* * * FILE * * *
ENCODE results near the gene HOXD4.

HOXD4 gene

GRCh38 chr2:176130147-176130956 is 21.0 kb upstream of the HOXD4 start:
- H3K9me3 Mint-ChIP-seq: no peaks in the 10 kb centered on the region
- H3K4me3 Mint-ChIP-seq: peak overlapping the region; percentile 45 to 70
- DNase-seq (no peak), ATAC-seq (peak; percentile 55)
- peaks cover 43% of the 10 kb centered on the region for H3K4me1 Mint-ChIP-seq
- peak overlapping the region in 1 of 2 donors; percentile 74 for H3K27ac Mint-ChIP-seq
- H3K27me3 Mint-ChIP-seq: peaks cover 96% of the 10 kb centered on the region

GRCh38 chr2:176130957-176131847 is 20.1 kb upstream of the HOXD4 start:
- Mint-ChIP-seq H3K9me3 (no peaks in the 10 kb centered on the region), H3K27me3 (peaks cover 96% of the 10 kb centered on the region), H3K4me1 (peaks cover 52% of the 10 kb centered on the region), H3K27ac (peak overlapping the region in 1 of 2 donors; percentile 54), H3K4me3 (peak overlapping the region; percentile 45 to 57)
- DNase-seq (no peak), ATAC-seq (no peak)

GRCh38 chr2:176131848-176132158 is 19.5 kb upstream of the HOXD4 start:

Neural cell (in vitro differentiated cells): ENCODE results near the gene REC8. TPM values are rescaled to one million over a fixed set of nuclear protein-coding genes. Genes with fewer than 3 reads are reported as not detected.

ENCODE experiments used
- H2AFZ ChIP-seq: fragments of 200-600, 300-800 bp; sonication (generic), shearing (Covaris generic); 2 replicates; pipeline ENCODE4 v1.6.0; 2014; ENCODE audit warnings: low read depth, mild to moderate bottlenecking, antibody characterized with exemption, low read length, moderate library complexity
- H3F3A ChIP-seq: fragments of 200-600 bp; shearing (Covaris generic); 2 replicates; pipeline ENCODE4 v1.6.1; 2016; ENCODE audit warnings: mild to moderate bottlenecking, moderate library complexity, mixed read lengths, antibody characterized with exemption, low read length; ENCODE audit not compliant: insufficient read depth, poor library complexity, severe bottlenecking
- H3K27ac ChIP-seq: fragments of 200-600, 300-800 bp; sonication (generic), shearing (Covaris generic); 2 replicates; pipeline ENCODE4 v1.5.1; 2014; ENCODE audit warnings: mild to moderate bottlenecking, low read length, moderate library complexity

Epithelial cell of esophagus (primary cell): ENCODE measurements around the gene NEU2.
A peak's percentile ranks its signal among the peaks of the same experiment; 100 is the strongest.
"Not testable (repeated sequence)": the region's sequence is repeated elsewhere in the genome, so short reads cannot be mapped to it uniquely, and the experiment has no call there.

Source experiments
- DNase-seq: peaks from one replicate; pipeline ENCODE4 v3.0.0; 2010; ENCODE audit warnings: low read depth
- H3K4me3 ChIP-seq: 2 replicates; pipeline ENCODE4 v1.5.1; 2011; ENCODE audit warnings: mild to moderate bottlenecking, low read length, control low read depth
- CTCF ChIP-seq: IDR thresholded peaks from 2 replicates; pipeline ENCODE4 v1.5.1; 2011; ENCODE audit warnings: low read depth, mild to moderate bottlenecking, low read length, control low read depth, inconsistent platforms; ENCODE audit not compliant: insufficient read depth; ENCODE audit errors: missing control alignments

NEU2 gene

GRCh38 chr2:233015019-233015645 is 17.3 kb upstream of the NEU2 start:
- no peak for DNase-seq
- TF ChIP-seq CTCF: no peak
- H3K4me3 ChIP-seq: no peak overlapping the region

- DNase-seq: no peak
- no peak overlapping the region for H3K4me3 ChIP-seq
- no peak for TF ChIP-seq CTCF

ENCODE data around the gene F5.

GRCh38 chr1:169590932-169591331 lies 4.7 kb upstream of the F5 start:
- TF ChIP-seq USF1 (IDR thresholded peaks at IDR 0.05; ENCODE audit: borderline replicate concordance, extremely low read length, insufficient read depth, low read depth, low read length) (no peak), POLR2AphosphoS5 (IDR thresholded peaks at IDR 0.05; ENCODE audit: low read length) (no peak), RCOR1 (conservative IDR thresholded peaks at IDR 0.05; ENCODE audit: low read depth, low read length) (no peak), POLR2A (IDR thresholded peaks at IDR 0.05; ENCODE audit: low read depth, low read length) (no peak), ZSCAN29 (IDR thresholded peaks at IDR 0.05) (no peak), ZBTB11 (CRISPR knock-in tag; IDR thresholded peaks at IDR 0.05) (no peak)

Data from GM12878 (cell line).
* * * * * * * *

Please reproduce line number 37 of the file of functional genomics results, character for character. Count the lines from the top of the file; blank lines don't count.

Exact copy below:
Data from GM12878 (cell line).